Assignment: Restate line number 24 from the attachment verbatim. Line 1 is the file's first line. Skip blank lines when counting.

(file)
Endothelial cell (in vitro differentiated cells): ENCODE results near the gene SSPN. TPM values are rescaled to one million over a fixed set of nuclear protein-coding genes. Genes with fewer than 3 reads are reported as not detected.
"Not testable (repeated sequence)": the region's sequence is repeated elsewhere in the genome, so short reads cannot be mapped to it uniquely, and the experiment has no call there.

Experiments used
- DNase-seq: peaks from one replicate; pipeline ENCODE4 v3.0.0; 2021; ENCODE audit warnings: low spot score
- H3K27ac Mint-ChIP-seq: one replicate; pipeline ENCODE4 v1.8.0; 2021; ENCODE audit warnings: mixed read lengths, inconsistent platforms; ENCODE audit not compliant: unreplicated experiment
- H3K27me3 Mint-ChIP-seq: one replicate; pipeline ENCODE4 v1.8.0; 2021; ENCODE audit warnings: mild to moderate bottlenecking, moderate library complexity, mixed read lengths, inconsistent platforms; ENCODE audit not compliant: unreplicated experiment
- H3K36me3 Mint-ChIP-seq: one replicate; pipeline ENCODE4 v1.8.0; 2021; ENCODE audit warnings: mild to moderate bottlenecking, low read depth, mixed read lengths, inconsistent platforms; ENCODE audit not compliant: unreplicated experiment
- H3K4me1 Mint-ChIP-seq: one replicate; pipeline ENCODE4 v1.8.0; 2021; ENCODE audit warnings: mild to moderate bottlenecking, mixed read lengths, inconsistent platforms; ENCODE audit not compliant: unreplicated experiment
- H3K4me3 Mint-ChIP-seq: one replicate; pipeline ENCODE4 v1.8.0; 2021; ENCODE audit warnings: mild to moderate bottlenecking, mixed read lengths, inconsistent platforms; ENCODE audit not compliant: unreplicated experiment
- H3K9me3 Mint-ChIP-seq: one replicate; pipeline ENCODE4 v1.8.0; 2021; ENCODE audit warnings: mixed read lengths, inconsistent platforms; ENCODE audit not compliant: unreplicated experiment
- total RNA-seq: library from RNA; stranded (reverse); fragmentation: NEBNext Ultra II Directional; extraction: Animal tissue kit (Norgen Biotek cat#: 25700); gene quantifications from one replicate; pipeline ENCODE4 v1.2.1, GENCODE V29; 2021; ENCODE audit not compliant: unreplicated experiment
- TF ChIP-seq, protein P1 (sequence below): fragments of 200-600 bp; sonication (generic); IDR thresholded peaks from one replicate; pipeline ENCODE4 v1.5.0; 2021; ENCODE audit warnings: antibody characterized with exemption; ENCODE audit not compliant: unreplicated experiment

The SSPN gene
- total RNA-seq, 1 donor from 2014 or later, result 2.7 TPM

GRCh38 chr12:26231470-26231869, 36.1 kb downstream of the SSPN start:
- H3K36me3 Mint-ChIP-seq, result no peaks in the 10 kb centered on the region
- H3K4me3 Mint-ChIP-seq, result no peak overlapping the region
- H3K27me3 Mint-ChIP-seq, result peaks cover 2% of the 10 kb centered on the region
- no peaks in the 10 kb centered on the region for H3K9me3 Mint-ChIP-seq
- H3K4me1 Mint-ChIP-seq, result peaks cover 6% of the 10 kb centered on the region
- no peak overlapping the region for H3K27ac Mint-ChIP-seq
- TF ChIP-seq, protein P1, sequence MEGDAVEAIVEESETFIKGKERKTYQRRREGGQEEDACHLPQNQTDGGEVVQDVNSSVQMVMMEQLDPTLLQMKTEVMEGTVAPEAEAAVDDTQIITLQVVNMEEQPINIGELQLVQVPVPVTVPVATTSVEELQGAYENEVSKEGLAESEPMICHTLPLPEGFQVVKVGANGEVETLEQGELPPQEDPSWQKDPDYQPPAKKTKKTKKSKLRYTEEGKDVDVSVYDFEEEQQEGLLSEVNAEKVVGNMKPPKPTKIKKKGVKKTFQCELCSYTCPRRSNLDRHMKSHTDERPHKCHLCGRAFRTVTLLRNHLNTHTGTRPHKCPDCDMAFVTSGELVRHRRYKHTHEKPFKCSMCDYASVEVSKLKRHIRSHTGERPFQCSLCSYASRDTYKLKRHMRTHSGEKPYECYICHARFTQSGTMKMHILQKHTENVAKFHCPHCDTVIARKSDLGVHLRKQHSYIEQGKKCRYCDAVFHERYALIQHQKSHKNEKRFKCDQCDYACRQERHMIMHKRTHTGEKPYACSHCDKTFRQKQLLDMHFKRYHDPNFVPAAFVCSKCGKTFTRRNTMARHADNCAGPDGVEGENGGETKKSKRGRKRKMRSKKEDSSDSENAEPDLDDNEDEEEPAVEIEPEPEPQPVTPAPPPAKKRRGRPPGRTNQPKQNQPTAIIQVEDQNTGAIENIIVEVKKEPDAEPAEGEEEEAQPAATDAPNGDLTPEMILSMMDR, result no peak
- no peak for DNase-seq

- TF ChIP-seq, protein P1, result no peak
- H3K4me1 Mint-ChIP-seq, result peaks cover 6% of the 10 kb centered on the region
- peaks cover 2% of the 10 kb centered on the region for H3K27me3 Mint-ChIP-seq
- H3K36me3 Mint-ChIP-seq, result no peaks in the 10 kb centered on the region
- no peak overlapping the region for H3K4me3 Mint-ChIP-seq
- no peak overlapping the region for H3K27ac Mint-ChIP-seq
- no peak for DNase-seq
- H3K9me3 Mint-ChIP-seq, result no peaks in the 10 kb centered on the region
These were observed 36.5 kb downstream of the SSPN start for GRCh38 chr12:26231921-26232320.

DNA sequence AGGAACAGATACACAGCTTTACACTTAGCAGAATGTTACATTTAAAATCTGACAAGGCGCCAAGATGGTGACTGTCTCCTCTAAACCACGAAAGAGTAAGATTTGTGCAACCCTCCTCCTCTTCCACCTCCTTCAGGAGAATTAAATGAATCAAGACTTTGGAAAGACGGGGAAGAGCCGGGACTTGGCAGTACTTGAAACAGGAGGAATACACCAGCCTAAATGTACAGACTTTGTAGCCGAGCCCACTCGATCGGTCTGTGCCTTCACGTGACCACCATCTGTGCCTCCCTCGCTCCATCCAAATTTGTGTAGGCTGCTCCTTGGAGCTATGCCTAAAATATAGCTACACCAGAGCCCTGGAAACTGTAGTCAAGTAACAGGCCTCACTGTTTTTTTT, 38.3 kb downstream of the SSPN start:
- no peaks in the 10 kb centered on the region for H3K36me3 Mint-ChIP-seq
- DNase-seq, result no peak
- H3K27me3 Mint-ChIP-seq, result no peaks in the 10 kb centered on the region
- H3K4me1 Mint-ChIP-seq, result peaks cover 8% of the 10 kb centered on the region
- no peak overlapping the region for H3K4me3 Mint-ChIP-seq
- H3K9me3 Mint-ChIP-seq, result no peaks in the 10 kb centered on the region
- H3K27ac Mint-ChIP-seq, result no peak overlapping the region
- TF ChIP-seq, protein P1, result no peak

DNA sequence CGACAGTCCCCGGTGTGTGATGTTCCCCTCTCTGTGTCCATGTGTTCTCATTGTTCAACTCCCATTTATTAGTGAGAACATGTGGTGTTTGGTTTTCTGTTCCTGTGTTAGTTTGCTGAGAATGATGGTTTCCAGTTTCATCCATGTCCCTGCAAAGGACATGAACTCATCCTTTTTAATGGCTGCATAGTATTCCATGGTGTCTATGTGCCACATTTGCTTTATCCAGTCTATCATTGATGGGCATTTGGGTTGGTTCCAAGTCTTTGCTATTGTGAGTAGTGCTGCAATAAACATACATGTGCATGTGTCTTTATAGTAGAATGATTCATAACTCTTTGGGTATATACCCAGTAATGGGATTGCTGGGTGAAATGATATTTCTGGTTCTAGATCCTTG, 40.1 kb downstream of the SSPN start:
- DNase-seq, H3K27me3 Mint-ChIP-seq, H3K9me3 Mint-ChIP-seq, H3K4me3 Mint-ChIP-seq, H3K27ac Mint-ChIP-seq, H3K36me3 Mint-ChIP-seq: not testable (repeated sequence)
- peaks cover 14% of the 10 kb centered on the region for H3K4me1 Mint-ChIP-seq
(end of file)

- TF ChIP-seq, protein P1, result no peak